I enjoy traveling. I also like to be prepared. So, when it comes to packing my bag(s), I have a reputation for taking along much more than is necessary. Hey, you never know when you might need three extra pair of socks, some Vitamin C, a 12 pack of LARABARs, a travel candle, a carabiner with flashlight/compass, and plenty of tea bags! However, I'm learning to lighten the load when I travel. I've learned that the less I pack, the less I have to carry and keep up with (and eat before my return). And, I really do just fine without all the excess.
It seems that lightening the load is something that I'm having success with in many areas of my life and this comes without regret. By simplifying my home space, my schedule, my quiet time, my diet and even my suitcase I have been able to see and hear God's activity more clearly because there is less distraction. However, this takes commitment and determination as it is very easy to slip back into thinking I need more stuff or less space on my calendar. I know I'm not even close to mastering my load but I am encouraged to strive to eat, live, travel and pack more simply.
As I was traveling this week from Nashville to Chicago I loaded my one suitcase onto the plane and a woman in front of me said she was so envious that I had such a light load. She admired my packing skills with her compliments and said she could never slim down her bags to just one (she had three on her shoulder and who knows how many were checked, so I'm not sure I should have considered this a huge compliment). However, I was pretty proud of my growth and recalled the same trip just a year ago when I had nearly twice as much stuff to lug on the plane.
Once in the city, I arrived at the train station and a gentleman offered to carry my bag down a rather long flight of stairs. I could have carried it and refused his offer, but he genuinely acted as if he wanted to help, so I let him. After lifting my small but mighty bag (yes, it was a little heavy, I still had at least six LARABARs and two extra pair of socks for the next 72 hours) down the very long flight of steps, I made a not very humble comment about how much I'd slimmed down my packing over the last couple of years and may have said something about how impressed he should have been with my packing skills. But as he sat my bag down at the bottom of the steps, he looked at me and stated that I clearly still had room for improvement. Yes, strange man, I surely do. And, at the next flight of stairs, he walked down those steps right in front of me without even a glimpse. I think we both know there is more work to be done in regards to my suitcase and my life.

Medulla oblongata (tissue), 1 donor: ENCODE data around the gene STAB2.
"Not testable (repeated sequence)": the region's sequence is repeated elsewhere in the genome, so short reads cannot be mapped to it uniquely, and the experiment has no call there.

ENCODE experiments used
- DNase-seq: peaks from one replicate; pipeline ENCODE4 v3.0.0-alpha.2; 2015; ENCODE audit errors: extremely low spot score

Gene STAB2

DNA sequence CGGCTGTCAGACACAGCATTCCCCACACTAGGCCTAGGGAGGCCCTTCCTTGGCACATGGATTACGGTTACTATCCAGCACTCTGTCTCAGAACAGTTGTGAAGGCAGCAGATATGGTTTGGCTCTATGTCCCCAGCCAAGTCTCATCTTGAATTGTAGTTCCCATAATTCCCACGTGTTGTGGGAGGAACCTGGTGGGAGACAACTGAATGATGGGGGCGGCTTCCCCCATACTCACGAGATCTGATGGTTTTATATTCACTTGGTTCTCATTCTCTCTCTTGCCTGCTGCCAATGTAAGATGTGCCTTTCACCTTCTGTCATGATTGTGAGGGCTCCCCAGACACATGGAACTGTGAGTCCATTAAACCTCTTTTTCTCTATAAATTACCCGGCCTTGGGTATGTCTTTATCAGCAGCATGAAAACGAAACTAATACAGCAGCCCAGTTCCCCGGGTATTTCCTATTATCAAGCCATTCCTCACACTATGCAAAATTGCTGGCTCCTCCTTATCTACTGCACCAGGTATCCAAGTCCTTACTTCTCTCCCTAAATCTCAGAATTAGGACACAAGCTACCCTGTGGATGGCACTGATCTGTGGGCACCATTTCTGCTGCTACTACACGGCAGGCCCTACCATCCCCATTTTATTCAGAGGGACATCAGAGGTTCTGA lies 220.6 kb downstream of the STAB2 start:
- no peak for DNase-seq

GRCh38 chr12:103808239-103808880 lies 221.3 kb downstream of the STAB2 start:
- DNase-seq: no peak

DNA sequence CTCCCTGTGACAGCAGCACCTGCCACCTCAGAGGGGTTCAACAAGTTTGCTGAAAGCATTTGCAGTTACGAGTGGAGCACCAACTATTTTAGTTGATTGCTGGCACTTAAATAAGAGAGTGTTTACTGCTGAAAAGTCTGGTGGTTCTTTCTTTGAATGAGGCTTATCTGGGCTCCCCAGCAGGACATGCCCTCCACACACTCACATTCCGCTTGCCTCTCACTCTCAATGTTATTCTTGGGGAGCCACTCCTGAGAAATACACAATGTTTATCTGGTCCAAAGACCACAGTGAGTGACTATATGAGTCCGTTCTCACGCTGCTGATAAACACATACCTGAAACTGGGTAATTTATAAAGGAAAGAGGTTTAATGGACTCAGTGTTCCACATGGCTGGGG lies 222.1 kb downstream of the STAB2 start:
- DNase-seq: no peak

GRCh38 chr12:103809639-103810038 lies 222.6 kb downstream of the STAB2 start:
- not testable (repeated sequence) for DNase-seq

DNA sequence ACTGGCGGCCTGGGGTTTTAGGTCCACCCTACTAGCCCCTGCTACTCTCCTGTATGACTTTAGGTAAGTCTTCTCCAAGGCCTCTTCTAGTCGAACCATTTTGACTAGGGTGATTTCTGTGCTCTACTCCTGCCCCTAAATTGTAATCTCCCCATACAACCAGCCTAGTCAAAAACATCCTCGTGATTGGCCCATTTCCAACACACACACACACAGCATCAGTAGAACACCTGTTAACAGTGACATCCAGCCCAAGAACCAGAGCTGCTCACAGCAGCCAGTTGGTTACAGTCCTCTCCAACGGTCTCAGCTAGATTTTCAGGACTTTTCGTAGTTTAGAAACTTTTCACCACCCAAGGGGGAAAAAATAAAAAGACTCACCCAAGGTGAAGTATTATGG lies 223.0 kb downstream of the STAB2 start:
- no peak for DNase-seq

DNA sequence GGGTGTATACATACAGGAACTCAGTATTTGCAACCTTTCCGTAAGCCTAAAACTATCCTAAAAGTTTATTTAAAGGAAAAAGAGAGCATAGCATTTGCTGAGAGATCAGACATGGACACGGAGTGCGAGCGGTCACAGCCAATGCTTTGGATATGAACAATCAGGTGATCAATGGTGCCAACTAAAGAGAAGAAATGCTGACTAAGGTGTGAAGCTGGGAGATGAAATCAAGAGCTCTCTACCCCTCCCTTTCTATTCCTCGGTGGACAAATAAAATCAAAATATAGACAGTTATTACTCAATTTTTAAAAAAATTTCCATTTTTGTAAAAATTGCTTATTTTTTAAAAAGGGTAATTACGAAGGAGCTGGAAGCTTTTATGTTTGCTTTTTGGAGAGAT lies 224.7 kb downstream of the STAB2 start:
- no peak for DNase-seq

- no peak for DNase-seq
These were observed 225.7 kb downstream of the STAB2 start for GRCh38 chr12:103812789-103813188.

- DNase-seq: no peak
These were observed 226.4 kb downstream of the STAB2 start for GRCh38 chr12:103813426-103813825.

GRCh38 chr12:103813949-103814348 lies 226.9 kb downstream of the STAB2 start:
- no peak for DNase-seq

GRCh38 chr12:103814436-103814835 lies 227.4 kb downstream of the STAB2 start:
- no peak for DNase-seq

What about you? Is your load lighter or heavier than it was a year ago? If it is lighter, what areas have you begun simplifying and what benefits have you seen because of your efforts? If your load is heavier, where could you start to clear some clutter for the benefit of clarity and simplicity? You may just find that the results are well worth a good purge. If you need some inspiration, you may want to check out a book I just recently finished and would highly recommend by Jen Hatmaker, "7: An Experimental Mutiny Against Excess".
Whitney R. Simpson
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Whitney R. Simpson,
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